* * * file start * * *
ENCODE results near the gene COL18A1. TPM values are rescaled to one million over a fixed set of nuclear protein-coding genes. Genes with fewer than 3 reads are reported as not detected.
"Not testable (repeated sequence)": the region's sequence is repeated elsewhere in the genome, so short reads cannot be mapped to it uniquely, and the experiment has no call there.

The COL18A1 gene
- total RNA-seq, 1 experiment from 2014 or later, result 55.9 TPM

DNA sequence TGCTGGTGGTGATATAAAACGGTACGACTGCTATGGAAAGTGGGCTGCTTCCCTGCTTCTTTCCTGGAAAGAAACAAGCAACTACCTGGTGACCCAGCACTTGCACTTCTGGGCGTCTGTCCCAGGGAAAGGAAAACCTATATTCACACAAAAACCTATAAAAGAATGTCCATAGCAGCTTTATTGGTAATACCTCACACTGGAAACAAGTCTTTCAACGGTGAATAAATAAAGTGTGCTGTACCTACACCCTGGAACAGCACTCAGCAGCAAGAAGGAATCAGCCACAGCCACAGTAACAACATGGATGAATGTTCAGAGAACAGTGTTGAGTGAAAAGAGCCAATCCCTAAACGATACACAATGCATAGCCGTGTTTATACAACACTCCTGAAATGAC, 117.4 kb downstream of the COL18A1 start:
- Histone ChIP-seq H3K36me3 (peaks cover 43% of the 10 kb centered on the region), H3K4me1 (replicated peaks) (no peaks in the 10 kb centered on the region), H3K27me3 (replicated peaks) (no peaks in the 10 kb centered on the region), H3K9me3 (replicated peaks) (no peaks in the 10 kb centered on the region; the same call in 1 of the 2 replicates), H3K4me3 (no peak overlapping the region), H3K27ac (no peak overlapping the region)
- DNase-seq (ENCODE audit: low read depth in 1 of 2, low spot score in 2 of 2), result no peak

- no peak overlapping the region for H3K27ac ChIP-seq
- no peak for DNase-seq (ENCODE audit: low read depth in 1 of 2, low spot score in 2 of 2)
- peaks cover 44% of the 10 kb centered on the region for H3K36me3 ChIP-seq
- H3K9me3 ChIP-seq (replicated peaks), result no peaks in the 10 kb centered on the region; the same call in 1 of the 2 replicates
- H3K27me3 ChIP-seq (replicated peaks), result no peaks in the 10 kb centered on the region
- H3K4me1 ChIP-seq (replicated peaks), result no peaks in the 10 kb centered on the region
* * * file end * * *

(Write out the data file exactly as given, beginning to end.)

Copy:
ENCODE results near the gene COL18A1. TPM values are rescaled to one million over a fixed set of nuclear protein-coding genes. Genes with fewer than 3 reads are reported as not detected.
"Not testable (repeated sequence)": the region's sequence is repeated elsewhere in the genome, so short reads cannot be mapped to it uniquely, and the experiment has no call there.

The COL18A1 gene
- total RNA-seq, 1 experiment from 2014 or later, result 55.9 TPM

DNA sequence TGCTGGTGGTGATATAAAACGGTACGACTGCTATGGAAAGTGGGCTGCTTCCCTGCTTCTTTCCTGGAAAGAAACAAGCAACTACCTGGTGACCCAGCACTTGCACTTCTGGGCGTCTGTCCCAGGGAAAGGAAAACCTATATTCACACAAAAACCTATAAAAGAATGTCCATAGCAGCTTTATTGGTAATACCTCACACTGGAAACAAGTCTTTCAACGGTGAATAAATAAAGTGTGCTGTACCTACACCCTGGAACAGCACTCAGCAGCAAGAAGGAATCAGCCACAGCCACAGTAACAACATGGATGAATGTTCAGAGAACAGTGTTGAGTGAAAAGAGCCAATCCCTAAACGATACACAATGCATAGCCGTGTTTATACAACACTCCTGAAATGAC, 117.4 kb downstream of the COL18A1 start:
- Histone ChIP-seq H3K36me3 (peaks cover 43% of the 10 kb centered on the region), H3K4me1 (replicated peaks) (no peaks in the 10 kb centered on the region), H3K27me3 (replicated peaks) (no peaks in the 10 kb centered on the region), H3K9me3 (replicated peaks) (no peaks in the 10 kb centered on the region; the same call in 1 of the 2 replicates), H3K4me3 (no peak overlapping the region), H3K27ac (no peak overlapping the region)
- DNase-seq (ENCODE audit: low read depth in 1 of 2, low spot score in 2 of 2), result no peak

- no peak overlapping the region for H3K27ac ChIP-seq
- no peak for DNase-seq (ENCODE audit: low read depth in 1 of 2, low spot score in 2 of 2)
- peaks cover 44% of the 10 kb centered on the region for H3K36me3 ChIP-seq
- H3K9me3 ChIP-seq (replicated peaks), result no peaks in the 10 kb centered on the region; the same call in 1 of the 2 replicates
- H3K27me3 ChIP-seq (replicated peaks), result no peaks in the 10 kb centered on the region
- H3K4me1 ChIP-seq (replicated peaks), result no peaks in the 10 kb centered on the region